Earth is not the only planet with an atmosphere that glows green: Astronomers have observed the same ethereal phenomenon on Mars, according to a study published Monday in the journal Nature Astronomy.
The emerald sheen high in the Martian atmosphere was observed by the European Space Agency’s Trace Gas Orbiter, which has been circling the Red Planet since 2016. The glow, which astronomers say is triggered by interactions between the sun’s light and oxygen molecules in Mars’ atmosphere, could help researchers better understand the composition of the planet’s atmosphere and how it behaves.
It’s also the first time that the distinct green lights have been seen on a planet beyond Earth, according to Jean-Claude Gérard, an astronomer at the Université de Liège in Belgium and lead author of the study. The lights are similar to auroras on Earth, but unlike auroras, Mars' green glow appears as a thin band around the planet.
“This emission has been predicted to exist at Mars for around 40 years – and, thanks to TGO [the Trace Gas Orbiter], we’ve found it,” Gérard said in a statement.
Auroras on Earth — the colorful light displays that can be seen at high latitudes — occur when charged particles from the sun collide with Earth’s magnetic field and mix with molecules in the atmosphere. Auroras fluctuate with the sun’s activity, but Earth’s green glow is different because the light is continuous — albeit faint.
On Mars, this so-called night glow can be tricky to spot, but Gérard and his colleagues were able to observe the lights by pointing one of the instruments aboard the Trace Gas Orbiter directly at the surface of Mars from an edge-on perspective.
From April 24 to Dec. 1, 2019, the astronomers scanned altitudes from about 12 miles to 250 miles above the Martian surface twice each time the spacecraft circled the planet. The researchers were able to detect the green glow at all altitudes, with the strongest emission found at around 50 miles above the surface.
The scientists used these observations to examine what causes the green glow and found that the light comes from oxygen atoms that were stripped from carbon dioxide.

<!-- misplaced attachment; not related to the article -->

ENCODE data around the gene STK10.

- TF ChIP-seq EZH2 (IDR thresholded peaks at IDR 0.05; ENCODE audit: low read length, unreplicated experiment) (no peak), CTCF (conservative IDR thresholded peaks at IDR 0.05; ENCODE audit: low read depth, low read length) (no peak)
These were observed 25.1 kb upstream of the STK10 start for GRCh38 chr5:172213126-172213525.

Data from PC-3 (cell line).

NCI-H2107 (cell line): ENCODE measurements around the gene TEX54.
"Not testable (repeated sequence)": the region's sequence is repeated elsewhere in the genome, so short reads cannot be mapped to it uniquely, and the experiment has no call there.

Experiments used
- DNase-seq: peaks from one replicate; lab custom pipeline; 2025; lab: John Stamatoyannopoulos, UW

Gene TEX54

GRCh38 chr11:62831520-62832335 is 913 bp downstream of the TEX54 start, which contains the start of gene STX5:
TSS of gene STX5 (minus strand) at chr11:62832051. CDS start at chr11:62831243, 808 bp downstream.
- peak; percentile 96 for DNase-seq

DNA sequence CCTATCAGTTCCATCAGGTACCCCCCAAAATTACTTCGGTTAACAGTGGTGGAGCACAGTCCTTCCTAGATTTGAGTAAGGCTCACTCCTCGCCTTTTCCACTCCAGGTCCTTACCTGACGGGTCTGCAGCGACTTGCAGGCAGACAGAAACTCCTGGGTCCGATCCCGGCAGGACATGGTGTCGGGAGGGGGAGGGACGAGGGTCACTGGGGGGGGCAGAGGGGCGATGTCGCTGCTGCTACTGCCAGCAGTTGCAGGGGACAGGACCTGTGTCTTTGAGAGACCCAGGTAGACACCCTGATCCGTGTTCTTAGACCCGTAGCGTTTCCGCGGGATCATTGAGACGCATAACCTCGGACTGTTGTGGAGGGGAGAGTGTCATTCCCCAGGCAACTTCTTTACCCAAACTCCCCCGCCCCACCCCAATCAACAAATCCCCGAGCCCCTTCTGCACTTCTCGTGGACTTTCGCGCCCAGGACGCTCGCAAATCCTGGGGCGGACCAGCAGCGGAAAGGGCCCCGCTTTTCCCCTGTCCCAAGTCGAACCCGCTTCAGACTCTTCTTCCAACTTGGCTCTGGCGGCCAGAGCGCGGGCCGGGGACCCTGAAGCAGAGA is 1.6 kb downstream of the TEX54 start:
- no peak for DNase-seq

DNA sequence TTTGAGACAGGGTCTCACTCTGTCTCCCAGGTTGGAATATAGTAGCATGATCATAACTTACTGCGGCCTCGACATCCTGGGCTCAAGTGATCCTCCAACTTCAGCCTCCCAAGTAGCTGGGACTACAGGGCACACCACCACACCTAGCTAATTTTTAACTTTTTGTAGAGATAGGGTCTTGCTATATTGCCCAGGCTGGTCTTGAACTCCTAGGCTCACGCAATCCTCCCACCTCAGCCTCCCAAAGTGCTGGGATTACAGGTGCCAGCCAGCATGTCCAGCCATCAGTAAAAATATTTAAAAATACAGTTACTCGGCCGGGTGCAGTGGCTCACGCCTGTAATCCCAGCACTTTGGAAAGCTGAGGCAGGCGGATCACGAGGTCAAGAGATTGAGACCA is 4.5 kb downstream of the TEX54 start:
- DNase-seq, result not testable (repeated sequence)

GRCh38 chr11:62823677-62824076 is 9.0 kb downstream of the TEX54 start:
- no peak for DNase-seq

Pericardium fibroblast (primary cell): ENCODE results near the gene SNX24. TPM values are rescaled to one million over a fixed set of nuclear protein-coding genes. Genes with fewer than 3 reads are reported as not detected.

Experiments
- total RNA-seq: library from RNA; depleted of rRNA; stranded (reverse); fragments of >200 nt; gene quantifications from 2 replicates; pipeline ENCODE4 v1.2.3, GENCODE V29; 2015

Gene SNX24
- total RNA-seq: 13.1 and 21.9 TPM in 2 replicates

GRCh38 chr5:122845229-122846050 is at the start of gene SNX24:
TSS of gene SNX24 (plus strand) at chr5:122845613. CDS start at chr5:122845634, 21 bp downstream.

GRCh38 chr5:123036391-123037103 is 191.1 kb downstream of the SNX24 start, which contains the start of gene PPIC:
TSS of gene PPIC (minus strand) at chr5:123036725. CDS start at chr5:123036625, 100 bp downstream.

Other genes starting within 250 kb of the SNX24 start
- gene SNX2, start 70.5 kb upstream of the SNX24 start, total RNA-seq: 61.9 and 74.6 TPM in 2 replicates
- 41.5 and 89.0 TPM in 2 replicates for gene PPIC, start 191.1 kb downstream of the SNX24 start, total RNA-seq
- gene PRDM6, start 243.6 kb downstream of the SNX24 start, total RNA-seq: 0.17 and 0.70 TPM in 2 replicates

On Earth, the green glow is driven by oxygen atoms in the upper atmosphere interacting with electrons from interplanetary space. These stunning displays are sometimes known as polar auroras.
Like on Mars, the emerald lights in Earth’s atmosphere can be faint unless seen edge-on, which is why many of the most dramatic views of the phenomenon have come from photos taken by astronauts aboard the International Space Station.
Though on both planets the green hue is characteristic of oxygen in the atmosphere, the astronomers noted some differences in the resulting emissions of light.
“The observations at Mars agree with previous theoretical models but not with the actual glowing we’ve spotted around Earth, where the visible emission is far weaker,” Gérard said. “This suggests we have more to learn about how oxygen atoms behave, which is hugely important for our understanding of atomic and quantum physics.”
The findings also have important implications for planetary science missions to Mars. Understanding the composition of the Red Planet’s atmosphere is crucial for operating orbiters around Mars or landing rovers on the surface, because these spacecraft are all affected by the density of the Martian atmosphere.
“Predicting changes in atmospheric density is especially important for forthcoming missions, including the ExoMars 2022 mission that will send a rover and surface science platform to explore the surface of the Red Planet,” Håkan Svedhem, a Trace Gas Orbiter project scientist at the European Space Agency who was not involved with the new study, said in a statement.